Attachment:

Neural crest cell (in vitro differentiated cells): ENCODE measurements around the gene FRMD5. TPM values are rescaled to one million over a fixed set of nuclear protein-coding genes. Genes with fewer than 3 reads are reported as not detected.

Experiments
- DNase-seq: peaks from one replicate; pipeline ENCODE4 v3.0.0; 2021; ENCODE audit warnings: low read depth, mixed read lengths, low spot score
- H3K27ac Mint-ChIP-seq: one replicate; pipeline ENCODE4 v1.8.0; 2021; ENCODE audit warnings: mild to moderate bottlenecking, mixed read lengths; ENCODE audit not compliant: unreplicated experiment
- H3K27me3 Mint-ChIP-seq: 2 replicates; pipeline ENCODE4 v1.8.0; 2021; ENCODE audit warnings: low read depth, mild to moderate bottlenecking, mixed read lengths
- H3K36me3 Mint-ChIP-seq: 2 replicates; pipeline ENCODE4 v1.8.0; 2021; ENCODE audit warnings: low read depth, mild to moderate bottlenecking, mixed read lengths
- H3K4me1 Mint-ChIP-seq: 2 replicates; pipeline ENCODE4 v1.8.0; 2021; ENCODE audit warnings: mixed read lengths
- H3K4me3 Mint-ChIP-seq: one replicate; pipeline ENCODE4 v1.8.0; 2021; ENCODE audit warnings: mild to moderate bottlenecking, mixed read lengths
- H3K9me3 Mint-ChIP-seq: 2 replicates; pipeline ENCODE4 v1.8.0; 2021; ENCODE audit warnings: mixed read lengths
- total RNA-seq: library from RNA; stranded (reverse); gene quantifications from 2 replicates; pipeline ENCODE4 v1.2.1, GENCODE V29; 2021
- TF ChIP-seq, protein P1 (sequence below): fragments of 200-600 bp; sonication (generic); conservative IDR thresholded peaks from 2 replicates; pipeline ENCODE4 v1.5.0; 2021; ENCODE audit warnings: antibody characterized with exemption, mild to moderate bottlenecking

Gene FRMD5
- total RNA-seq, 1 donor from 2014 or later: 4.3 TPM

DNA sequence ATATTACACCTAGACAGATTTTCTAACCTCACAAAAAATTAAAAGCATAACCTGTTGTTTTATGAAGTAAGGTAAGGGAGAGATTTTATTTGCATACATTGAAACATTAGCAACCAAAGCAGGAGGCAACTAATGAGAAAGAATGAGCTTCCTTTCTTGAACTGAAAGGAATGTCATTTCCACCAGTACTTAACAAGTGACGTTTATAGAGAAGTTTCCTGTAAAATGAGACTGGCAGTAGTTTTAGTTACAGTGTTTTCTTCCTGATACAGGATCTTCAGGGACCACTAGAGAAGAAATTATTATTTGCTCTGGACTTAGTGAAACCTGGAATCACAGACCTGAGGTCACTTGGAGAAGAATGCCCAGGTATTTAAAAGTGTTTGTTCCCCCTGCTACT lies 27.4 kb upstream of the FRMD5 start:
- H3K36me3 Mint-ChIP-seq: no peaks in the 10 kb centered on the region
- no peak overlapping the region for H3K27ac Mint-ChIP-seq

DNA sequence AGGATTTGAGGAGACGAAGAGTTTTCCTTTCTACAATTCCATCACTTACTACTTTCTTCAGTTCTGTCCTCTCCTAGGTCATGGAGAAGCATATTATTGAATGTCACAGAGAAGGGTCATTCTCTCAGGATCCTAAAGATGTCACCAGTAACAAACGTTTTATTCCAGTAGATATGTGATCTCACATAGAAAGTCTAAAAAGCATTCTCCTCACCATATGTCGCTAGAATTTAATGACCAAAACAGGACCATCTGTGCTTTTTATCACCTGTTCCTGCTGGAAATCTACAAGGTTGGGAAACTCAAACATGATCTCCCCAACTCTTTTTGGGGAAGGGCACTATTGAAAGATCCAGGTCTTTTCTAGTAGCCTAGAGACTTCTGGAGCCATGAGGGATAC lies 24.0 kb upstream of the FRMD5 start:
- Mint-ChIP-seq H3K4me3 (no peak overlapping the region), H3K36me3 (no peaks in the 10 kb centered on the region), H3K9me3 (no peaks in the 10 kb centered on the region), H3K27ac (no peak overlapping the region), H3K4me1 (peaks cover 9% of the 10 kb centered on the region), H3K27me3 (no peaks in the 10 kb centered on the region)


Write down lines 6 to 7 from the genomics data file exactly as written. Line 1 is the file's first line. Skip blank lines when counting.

- H3K36me3 Mint-ChIP-seq: 2 replicates; pipeline ENCODE4 v1.8.0; 2021; ENCODE audit warnings: low read depth, mild to moderate bottlenecking, mixed read lengths
- H3K4me1 Mint-ChIP-seq: 2 replicates; pipeline ENCODE4 v1.8.0; 2021; ENCODE audit warnings: mixed read lengths